As consumers continue to embrace mobile banking and payments technology, banks and credit unions have to establish their place in that ecosystem as a partner willing to guide customers through the mobile commerce process.
"That's the real challenge for banks, to have a role in the customer's mobile-based experience," says Ron Shevlin, senior analyst with Boston-based Aite Group.
A "lot of convergence" exists between data in Shevlin's latest Aite report that indicates mobile banking will grow 300% in the next four years, and the growth of mobile shopping and payments, Shevlin says.
"The real impact of mobile banking comes when it is combined with mobile shopping and mobile payments," he adds.
When a consumer has completed product price comparisons through mobile devices and has decided what to buy, a bank should be prepared to quickly provide the customer's account information as well as other helpful information, Shevlin says.
"The customer will be asking if he can afford this product, and maybe how many reward points he has to use," Shevlin says. "Or he may ask which card he should use, and the bank should be ready to tell him if it would be better to open a new account to make this purchase."
Shevlin's report, a forecast on smartphone and tablet use in mobile banking based on a survey of 1,115 U.S. consumers during the second quarter of 2012, reinforces the notion that younger customers are more comfortable than older customers with using mobile devices to check their accounts and pay bills.
Still, only 14% of those surveyed used a tablet to pay monthly bills, while 16% used a smartphone for that task.
However, 26% of the surveyed Gen Y customers (those in early 30s and younger) paid bills through their smartphones, while only 9% of Gen X (mid 30s to late 40s) and 7% of Baby Boomers (late 40s to mid 60s) paid in that fashion. The numbers were more even for those who used tablets to pay bills, with 17% of Gen Y, 16% of Gen X and 12% of Baby Boomers.
"It was interesting, but maybe not so surprising, that the level of interest in using a smartphone for mobile banking amongst Baby Boomers was in the single digits, but using a tablet would spur more use and interest in bill paying," Shevlin says.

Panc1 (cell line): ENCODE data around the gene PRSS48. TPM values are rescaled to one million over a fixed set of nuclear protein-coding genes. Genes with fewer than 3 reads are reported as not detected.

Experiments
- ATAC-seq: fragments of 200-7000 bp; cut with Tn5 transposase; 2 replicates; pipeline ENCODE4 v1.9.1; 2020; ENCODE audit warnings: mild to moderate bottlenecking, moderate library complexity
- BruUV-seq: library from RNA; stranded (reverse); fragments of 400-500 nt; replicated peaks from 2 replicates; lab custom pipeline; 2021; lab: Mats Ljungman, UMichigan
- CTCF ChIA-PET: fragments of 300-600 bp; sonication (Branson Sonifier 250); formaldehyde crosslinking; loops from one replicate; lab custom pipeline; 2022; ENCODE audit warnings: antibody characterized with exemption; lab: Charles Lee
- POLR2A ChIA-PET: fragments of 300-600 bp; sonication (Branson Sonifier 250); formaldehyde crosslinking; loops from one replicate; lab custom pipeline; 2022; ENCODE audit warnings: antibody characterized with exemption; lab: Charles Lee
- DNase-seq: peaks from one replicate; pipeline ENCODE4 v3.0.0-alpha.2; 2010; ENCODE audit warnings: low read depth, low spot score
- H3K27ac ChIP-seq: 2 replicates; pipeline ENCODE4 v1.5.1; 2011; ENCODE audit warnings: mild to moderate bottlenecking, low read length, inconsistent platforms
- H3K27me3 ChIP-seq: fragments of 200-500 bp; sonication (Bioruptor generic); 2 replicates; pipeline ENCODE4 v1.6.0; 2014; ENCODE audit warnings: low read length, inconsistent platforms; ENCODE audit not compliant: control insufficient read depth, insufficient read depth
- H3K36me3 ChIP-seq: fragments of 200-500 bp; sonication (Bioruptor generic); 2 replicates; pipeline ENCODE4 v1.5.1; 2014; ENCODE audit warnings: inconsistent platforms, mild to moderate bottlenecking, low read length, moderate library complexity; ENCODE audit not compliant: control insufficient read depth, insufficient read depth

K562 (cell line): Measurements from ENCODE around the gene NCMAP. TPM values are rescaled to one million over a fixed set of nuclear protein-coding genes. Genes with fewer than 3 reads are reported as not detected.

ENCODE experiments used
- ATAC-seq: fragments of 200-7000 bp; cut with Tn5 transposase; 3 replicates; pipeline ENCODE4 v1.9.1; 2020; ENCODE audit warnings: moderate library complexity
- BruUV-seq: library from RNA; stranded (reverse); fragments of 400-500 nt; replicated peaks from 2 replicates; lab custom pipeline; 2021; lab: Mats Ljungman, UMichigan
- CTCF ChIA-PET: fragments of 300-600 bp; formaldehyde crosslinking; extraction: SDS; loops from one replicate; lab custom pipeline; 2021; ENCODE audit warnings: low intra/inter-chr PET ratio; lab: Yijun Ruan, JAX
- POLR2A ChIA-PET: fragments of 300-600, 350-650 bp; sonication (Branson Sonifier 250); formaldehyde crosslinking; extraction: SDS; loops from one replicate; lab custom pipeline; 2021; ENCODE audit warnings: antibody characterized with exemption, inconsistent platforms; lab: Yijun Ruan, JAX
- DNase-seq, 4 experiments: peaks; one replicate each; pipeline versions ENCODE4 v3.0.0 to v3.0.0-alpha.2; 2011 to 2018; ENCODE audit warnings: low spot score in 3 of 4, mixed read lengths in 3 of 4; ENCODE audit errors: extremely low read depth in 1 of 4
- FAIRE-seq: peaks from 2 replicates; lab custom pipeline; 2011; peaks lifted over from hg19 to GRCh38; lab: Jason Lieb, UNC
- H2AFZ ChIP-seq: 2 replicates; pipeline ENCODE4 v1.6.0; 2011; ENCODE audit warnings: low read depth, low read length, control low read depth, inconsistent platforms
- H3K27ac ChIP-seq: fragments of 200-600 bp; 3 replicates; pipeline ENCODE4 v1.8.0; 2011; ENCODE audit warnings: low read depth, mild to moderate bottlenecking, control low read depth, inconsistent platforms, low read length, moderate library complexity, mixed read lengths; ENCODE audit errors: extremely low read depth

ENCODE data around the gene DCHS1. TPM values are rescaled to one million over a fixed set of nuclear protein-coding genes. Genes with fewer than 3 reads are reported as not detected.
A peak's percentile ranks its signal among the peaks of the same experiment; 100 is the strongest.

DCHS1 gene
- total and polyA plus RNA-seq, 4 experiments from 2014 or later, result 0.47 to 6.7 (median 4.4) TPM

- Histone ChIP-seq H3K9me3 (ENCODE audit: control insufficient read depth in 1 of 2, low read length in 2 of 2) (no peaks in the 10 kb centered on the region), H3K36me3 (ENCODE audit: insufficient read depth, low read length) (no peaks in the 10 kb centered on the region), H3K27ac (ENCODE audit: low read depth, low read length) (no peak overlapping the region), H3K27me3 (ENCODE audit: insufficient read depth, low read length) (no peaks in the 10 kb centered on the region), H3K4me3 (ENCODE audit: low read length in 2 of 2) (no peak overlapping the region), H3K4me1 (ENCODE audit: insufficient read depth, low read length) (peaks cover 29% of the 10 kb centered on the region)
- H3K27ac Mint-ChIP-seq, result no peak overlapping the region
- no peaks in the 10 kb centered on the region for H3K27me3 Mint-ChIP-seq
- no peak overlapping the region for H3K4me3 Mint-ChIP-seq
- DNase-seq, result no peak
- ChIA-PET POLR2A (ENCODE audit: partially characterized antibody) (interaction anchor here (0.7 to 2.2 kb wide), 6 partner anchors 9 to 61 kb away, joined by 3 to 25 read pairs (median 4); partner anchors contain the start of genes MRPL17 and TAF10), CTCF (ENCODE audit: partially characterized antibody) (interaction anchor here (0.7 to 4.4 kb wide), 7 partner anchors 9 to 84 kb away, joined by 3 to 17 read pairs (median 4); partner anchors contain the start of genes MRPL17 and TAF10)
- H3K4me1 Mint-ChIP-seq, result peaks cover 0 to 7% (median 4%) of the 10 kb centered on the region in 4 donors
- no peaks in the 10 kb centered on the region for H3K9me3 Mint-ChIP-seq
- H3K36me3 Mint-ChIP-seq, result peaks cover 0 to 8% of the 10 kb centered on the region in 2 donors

Older customers aren't going to use a smartphone to check their accounts, pay bills or "read anything on it" because the screen is too small, he adds.
Because tablets were popular amongst most age groups, financial institutions are likely to see more bill paying done through a mobile device, Shevlin says. "It isn't a case where a bank has to give away a tablet to drive more mobile banking, because the economics are not worth it," he adds. "But the banks are likely to see more adoption from older consumers because they like the tablet device and they like to use it."
Because early adopters have "a huge interest" in making mobile payments and taking advantage of a higher level of shopping experience by comparing product prices on their phones, they are naturally going to want to check their bank accounts to see what they can afford, Shevlin says.
"Banks have to figure out what role they can play in the consumer shopping experience because they don't want all of that interaction to go to Google or Amazon," Shevlin says. "The bank should be there to help the consumer figure out what he can afford."
Overall, Aite projects the number of consumers using a mobile device to access their bank accounts will increase from 33 million to 96 million by 2016, while smartphone users will account for 96% of the total mobile banking population.
But monthly bill payment through a mobile device represents one of the fastest growing areas of mobile banking, with Aite predicting such use will double from 14 million to 34 million users over the next two years.